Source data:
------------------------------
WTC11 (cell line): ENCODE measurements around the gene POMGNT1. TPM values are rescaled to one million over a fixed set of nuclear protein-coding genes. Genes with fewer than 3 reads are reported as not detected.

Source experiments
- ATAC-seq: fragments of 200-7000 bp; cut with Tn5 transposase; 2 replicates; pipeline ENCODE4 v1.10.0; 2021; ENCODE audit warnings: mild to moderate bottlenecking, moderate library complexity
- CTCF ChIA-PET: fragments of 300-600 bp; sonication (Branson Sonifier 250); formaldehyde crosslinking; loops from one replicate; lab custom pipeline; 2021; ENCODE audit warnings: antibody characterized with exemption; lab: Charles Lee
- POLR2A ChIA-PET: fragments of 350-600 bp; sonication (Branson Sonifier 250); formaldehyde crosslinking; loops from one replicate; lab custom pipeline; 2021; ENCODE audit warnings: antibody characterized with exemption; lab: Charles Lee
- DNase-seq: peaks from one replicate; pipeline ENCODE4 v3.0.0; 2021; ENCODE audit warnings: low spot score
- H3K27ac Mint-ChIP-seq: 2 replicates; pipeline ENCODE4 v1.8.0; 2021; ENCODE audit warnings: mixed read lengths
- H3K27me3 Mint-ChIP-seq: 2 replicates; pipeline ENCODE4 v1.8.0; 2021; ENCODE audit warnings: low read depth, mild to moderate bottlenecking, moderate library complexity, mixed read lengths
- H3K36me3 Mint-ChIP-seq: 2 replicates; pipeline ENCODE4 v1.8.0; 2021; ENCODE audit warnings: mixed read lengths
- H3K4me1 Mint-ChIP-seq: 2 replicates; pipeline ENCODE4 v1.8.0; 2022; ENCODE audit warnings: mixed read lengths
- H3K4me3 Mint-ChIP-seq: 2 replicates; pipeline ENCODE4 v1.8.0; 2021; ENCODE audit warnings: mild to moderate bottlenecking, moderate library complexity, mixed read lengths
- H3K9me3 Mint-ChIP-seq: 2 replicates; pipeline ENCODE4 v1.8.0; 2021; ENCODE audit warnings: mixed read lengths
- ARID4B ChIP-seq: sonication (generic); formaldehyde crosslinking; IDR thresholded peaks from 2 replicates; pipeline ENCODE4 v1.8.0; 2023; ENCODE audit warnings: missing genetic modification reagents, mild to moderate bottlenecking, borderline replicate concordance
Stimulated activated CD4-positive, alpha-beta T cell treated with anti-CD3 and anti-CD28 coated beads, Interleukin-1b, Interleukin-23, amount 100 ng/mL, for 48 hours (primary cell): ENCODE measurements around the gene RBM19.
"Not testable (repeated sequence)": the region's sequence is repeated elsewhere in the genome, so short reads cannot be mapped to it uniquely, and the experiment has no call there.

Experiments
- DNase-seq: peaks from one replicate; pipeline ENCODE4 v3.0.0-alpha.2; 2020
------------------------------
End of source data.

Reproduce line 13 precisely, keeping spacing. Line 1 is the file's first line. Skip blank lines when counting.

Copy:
- ARID4B ChIP-seq: sonication (generic); formaldehyde crosslinking; IDR thresholded peaks from 2 replicates; pipeline ENCODE4 v1.8.0; 2023; ENCODE audit warnings: missing genetic modification reagents, mild to moderate bottlenecking, borderline replicate concordance